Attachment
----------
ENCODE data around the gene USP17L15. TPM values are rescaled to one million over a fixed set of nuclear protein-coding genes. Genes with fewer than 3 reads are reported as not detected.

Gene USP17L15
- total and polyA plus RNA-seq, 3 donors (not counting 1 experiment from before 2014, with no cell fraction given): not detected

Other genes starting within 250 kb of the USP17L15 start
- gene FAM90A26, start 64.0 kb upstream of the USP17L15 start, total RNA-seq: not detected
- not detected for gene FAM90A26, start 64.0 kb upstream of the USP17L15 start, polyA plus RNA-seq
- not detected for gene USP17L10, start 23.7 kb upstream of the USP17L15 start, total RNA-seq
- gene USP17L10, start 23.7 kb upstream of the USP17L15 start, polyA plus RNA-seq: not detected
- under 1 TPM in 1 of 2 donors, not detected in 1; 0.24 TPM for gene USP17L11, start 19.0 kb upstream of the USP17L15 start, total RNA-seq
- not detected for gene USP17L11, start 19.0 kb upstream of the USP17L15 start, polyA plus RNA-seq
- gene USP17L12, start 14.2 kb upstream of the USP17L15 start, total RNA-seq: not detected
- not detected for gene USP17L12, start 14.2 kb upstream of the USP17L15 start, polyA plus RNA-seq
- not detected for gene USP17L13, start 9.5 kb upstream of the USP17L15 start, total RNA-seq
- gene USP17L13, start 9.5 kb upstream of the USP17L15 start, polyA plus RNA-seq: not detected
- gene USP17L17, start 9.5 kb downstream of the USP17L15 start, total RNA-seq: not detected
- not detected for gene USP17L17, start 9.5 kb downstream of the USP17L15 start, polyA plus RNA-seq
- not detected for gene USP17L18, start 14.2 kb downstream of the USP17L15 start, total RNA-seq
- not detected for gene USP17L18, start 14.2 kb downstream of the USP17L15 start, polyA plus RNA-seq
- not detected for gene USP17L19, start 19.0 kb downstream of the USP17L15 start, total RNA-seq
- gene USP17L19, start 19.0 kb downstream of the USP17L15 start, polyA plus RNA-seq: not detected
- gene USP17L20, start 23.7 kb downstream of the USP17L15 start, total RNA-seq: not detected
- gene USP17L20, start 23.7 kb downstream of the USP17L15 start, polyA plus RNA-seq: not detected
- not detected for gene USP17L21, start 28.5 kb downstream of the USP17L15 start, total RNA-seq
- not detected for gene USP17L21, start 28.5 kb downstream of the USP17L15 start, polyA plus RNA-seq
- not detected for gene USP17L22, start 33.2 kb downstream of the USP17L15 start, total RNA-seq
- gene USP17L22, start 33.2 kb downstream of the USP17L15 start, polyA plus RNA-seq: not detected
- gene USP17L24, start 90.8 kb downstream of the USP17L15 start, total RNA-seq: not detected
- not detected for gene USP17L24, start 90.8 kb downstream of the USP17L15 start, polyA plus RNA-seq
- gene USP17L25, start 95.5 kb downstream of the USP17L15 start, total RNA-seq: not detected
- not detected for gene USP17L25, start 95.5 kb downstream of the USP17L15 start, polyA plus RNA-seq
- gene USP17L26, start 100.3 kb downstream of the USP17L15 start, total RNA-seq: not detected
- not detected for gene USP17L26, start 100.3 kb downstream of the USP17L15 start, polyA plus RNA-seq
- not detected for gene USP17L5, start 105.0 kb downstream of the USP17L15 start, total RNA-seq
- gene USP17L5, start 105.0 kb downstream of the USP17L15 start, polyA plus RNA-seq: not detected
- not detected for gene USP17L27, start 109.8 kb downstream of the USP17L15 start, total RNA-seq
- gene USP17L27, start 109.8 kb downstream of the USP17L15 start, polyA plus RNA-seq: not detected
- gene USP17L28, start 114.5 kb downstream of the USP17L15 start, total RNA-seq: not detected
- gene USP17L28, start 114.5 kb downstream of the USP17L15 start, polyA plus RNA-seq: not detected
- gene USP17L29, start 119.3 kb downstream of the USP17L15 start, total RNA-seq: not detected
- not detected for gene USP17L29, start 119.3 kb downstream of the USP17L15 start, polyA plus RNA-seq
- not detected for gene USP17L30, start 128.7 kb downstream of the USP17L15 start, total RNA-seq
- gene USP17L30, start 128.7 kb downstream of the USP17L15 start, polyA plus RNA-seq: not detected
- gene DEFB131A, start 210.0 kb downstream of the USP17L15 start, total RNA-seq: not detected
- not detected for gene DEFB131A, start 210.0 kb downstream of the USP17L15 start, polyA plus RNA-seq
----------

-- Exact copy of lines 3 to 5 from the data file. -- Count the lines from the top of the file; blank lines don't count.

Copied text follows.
- total and polyA plus RNA-seq, 3 donors (not counting 1 experiment from before 2014, with no cell fraction given): not detected

Other genes starting within 250 kb of the USP17L15 start
- gene FAM90A26, start 64.0 kb upstream of the USP17L15 start, total RNA-seq: not detected